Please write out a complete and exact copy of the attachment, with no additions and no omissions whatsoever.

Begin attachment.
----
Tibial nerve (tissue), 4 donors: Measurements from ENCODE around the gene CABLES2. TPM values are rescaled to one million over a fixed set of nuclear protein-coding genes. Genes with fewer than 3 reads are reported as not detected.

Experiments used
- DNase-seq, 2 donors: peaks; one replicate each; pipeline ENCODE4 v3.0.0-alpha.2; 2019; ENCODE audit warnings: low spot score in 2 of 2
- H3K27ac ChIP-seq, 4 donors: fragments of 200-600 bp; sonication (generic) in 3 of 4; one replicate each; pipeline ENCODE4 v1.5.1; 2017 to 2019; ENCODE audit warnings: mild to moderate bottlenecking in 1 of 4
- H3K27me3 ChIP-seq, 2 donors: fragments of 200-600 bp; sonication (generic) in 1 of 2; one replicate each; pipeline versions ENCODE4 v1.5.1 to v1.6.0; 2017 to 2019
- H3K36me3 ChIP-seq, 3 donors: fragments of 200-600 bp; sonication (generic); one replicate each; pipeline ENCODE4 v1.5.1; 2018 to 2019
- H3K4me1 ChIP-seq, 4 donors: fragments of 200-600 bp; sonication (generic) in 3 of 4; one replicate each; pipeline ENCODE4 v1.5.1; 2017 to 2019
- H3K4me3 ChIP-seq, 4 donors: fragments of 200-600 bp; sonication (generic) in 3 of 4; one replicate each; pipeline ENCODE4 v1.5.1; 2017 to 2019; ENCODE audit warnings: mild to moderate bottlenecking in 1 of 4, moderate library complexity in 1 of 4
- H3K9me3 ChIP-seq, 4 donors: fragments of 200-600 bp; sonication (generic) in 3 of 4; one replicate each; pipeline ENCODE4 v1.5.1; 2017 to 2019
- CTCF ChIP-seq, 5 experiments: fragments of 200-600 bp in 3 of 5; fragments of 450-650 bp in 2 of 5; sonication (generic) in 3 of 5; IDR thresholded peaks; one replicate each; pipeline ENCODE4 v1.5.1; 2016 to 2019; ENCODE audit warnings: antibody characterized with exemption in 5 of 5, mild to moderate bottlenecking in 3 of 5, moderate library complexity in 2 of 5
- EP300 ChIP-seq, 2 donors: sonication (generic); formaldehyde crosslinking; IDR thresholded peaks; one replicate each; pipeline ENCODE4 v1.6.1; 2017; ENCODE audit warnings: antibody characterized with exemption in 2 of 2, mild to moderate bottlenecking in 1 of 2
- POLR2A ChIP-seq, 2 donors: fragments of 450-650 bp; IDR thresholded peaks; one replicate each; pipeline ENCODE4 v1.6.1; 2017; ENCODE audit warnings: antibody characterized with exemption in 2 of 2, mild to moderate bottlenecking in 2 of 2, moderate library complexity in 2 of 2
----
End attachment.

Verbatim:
Tibial nerve (tissue), 4 donors: Measurements from ENCODE around the gene CABLES2. TPM values are rescaled to one million over a fixed set of nuclear protein-coding genes. Genes with fewer than 3 reads are reported as not detected.

Experiments used
- DNase-seq, 2 donors: peaks; one replicate each; pipeline ENCODE4 v3.0.0-alpha.2; 2019; ENCODE audit warnings: low spot score in 2 of 2
- H3K27ac ChIP-seq, 4 donors: fragments of 200-600 bp; sonication (generic) in 3 of 4; one replicate each; pipeline ENCODE4 v1.5.1; 2017 to 2019; ENCODE audit warnings: mild to moderate bottlenecking in 1 of 4
- H3K27me3 ChIP-seq, 2 donors: fragments of 200-600 bp; sonication (generic) in 1 of 2; one replicate each; pipeline versions ENCODE4 v1.5.1 to v1.6.0; 2017 to 2019
- H3K36me3 ChIP-seq, 3 donors: fragments of 200-600 bp; sonication (generic); one replicate each; pipeline ENCODE4 v1.5.1; 2018 to 2019
- H3K4me1 ChIP-seq, 4 donors: fragments of 200-600 bp; sonication (generic) in 3 of 4; one replicate each; pipeline ENCODE4 v1.5.1; 2017 to 2019
- H3K4me3 ChIP-seq, 4 donors: fragments of 200-600 bp; sonication (generic) in 3 of 4; one replicate each; pipeline ENCODE4 v1.5.1; 2017 to 2019; ENCODE audit warnings: mild to moderate bottlenecking in 1 of 4, moderate library complexity in 1 of 4
- H3K9me3 ChIP-seq, 4 donors: fragments of 200-600 bp; sonication (generic) in 3 of 4; one replicate each; pipeline ENCODE4 v1.5.1; 2017 to 2019
- CTCF ChIP-seq, 5 experiments: fragments of 200-600 bp in 3 of 5; fragments of 450-650 bp in 2 of 5; sonication (generic) in 3 of 5; IDR thresholded peaks; one replicate each; pipeline ENCODE4 v1.5.1; 2016 to 2019; ENCODE audit warnings: antibody characterized with exemption in 5 of 5, mild to moderate bottlenecking in 3 of 5, moderate library complexity in 2 of 5
- EP300 ChIP-seq, 2 donors: sonication (generic); formaldehyde crosslinking; IDR thresholded peaks; one replicate each; pipeline ENCODE4 v1.6.1; 2017; ENCODE audit warnings: antibody characterized with exemption in 2 of 2, mild to moderate bottlenecking in 1 of 2
- POLR2A ChIP-seq, 2 donors: fragments of 450-650 bp; IDR thresholded peaks; one replicate each; pipeline ENCODE4 v1.6.1; 2017; ENCODE audit warnings: antibody characterized with exemption in 2 of 2, mild to moderate bottlenecking in 2 of 2, moderate library complexity in 2 of 2